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Sympathetic Blocks

A lumbar sympathetic plexus block is administered to block the sympathetic nerves that provide information and function to the lower extremities. This treatment may in turn, reduce pain, swelling, color and sweating changes in the lower extremity, and may also improve mobility.

It is done as a part of the treatment of complex regional pain syndrome (CRPS, and sometimes called reflex sympathetic dystrophy or RSD) and herpes zoster (shingles) involving the legs.

During the procedure:

  • You will be asked to lie on your stomach.
  • Your lower back will be cleaned with an antiseptic, and a sterile drape will be placed.
  • Your physician will inject a numbing medication (local anesthetic) to numb the skin.
  • A needle will then be guided to the targeted vertebral body — typically L2 and L3.
  • Contrast dye will be injected to confirm the location of the needle along the targeted landmark and to ensure the needle is in safe position.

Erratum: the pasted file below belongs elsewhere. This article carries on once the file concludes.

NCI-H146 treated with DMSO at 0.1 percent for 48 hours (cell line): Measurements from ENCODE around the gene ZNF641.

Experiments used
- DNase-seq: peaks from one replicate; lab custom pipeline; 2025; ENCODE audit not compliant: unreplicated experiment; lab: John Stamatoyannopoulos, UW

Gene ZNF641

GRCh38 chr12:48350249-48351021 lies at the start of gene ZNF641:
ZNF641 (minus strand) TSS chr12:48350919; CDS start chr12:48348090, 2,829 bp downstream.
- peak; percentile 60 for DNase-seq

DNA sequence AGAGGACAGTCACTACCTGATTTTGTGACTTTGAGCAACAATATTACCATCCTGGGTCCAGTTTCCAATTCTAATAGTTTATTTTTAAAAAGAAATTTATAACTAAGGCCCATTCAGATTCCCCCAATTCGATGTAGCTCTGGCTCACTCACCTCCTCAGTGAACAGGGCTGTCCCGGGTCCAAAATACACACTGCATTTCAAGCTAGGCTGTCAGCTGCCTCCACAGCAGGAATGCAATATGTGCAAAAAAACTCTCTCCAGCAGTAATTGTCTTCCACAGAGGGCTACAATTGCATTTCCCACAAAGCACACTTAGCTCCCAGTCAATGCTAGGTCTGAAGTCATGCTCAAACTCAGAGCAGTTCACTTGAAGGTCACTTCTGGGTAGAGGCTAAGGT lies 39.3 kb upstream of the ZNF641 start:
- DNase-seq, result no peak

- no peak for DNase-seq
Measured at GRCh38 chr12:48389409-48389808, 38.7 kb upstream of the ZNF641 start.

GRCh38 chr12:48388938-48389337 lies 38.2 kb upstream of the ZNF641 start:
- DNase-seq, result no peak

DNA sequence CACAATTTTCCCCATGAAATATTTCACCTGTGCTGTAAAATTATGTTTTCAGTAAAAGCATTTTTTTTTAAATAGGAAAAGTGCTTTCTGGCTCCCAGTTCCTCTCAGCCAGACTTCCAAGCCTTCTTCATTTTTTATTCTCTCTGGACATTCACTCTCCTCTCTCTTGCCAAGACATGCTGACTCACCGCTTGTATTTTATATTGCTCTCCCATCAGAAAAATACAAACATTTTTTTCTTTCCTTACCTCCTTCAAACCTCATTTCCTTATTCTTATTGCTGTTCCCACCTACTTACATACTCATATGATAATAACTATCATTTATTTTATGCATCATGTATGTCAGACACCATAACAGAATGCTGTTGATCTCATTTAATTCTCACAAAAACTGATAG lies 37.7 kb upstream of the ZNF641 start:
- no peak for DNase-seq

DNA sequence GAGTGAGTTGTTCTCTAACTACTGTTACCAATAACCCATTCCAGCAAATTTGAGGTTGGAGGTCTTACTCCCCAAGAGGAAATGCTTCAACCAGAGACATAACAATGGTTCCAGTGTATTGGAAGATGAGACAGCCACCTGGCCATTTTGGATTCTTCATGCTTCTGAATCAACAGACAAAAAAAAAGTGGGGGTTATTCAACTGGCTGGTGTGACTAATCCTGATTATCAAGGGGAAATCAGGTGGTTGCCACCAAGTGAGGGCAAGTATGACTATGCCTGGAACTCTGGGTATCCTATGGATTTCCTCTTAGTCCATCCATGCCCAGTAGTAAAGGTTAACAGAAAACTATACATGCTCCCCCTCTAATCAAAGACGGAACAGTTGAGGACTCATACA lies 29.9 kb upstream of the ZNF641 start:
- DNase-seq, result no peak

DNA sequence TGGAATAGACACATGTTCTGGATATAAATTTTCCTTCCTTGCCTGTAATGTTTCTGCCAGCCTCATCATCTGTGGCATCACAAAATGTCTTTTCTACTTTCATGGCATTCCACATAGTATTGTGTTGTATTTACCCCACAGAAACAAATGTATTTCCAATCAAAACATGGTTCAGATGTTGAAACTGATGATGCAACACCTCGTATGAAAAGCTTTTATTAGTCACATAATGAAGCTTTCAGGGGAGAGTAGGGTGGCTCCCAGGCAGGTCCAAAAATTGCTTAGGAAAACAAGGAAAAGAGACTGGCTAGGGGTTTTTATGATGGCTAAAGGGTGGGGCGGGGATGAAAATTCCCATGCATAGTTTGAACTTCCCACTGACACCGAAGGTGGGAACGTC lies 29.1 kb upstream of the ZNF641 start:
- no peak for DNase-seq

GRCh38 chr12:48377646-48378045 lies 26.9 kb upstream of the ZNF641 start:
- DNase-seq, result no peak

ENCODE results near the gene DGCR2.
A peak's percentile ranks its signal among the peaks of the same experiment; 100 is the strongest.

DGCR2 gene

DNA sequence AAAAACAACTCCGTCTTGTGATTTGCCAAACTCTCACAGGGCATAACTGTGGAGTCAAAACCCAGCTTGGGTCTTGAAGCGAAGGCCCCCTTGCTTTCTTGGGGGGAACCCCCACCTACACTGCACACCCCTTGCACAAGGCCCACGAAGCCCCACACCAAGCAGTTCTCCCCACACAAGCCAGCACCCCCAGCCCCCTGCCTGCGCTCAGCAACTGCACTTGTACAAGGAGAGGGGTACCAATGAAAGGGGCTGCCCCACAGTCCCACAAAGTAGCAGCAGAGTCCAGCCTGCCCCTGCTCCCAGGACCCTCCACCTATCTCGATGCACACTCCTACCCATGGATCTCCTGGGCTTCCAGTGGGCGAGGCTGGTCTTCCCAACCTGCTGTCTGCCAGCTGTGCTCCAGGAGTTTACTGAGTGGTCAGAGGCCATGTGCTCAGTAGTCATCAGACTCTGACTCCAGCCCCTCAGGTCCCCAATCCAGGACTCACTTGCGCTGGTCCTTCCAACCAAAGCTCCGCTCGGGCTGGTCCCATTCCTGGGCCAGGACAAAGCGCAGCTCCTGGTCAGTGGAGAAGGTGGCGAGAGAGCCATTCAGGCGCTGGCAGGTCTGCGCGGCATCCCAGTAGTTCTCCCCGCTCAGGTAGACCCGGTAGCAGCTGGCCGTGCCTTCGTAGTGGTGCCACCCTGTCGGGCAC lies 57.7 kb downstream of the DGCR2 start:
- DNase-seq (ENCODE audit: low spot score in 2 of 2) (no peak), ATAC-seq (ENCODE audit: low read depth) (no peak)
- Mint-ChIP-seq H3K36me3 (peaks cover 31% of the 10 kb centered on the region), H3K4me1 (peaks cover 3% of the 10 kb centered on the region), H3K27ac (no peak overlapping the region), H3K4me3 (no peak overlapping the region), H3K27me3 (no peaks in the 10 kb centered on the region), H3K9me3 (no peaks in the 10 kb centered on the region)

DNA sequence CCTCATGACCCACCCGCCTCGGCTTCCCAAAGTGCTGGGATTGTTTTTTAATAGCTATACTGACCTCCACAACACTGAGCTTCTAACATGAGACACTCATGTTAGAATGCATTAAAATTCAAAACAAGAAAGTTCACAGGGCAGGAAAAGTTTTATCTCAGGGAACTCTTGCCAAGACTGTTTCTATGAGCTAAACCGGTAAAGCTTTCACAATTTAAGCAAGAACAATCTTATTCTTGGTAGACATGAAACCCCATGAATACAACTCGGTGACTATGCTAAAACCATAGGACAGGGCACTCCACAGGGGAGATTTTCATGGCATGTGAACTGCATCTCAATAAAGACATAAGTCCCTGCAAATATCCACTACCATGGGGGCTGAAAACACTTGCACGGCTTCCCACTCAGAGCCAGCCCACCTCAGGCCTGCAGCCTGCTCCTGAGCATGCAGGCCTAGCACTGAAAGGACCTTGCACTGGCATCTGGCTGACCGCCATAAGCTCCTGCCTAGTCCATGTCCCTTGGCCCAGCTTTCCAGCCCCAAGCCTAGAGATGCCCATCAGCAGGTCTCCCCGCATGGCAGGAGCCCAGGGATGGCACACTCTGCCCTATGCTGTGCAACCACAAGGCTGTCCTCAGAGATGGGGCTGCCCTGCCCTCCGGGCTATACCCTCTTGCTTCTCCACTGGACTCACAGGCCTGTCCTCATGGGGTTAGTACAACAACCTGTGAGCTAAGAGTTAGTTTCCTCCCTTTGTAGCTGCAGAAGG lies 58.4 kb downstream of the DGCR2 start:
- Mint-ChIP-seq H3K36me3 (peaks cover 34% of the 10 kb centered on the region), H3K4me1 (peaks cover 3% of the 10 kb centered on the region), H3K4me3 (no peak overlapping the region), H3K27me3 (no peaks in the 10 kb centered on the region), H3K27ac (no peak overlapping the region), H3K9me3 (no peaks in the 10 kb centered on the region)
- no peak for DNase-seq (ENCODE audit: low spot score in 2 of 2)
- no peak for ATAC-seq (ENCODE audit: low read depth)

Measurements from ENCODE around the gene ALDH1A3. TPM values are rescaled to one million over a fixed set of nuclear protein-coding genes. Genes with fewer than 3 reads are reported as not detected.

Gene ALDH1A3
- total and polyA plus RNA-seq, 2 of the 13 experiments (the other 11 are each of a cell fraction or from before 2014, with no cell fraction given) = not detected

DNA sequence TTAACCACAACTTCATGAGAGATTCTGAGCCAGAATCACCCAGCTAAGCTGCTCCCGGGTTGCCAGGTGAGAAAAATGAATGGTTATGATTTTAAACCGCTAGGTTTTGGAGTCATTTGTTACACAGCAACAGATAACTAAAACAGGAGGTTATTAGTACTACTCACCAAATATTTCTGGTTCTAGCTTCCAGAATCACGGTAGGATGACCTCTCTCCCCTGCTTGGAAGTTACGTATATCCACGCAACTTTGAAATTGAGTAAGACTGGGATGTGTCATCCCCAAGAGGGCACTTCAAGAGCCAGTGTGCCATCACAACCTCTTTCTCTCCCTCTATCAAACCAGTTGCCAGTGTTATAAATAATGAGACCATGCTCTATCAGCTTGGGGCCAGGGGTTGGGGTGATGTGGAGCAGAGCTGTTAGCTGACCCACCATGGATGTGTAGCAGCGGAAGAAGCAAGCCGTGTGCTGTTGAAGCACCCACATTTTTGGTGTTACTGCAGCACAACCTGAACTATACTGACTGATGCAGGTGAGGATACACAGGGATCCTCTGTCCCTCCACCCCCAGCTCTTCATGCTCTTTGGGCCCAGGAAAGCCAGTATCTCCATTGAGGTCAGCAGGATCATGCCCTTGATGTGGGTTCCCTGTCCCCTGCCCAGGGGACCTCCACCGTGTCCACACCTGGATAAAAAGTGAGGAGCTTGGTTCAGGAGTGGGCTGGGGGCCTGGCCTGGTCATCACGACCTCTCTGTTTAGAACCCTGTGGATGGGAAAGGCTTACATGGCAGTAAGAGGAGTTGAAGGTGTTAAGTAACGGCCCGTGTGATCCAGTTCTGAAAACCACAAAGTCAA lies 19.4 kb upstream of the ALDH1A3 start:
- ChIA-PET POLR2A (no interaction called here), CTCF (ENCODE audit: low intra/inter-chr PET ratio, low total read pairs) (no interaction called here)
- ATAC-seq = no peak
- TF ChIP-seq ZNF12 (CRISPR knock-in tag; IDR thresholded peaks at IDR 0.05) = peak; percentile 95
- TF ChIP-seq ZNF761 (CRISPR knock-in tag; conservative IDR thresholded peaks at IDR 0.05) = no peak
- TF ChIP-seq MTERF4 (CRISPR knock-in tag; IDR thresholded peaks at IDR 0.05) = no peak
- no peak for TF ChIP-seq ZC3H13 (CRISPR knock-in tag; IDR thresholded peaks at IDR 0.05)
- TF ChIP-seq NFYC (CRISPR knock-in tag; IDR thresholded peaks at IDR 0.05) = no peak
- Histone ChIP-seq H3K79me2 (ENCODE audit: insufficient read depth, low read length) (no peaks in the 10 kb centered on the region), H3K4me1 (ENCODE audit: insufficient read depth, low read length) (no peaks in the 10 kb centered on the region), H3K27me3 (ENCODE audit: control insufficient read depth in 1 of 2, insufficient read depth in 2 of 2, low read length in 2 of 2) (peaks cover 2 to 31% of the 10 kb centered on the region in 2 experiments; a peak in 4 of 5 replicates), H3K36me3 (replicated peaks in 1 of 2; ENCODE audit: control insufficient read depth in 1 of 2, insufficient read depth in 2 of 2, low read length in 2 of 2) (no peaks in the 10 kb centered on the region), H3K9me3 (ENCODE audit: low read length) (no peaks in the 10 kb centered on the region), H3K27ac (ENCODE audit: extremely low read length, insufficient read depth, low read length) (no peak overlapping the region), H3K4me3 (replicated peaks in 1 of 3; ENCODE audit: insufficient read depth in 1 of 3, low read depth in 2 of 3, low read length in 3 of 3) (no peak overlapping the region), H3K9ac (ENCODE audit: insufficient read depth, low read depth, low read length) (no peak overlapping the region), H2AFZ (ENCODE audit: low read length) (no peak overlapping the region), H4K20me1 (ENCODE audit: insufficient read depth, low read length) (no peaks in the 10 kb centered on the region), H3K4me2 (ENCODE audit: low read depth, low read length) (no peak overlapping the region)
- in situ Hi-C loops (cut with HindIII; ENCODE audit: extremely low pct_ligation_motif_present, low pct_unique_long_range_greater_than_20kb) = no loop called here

• A small volume of numbing medicine will be injected onto the lumbar sympathetic plexus.
  • The needles will be removed, and a sterile dressing will be applied.

There are some expected changes that result from blocking the sympathetic nerves. These changes are temporary and may last about 4-6 hours. Such changes include the following symptoms on the same side as the injection: a temperature increase in the leg. You may also experience some fullness of the leg due to increased blood flow from the nerve block. This is a normal and expected outcome.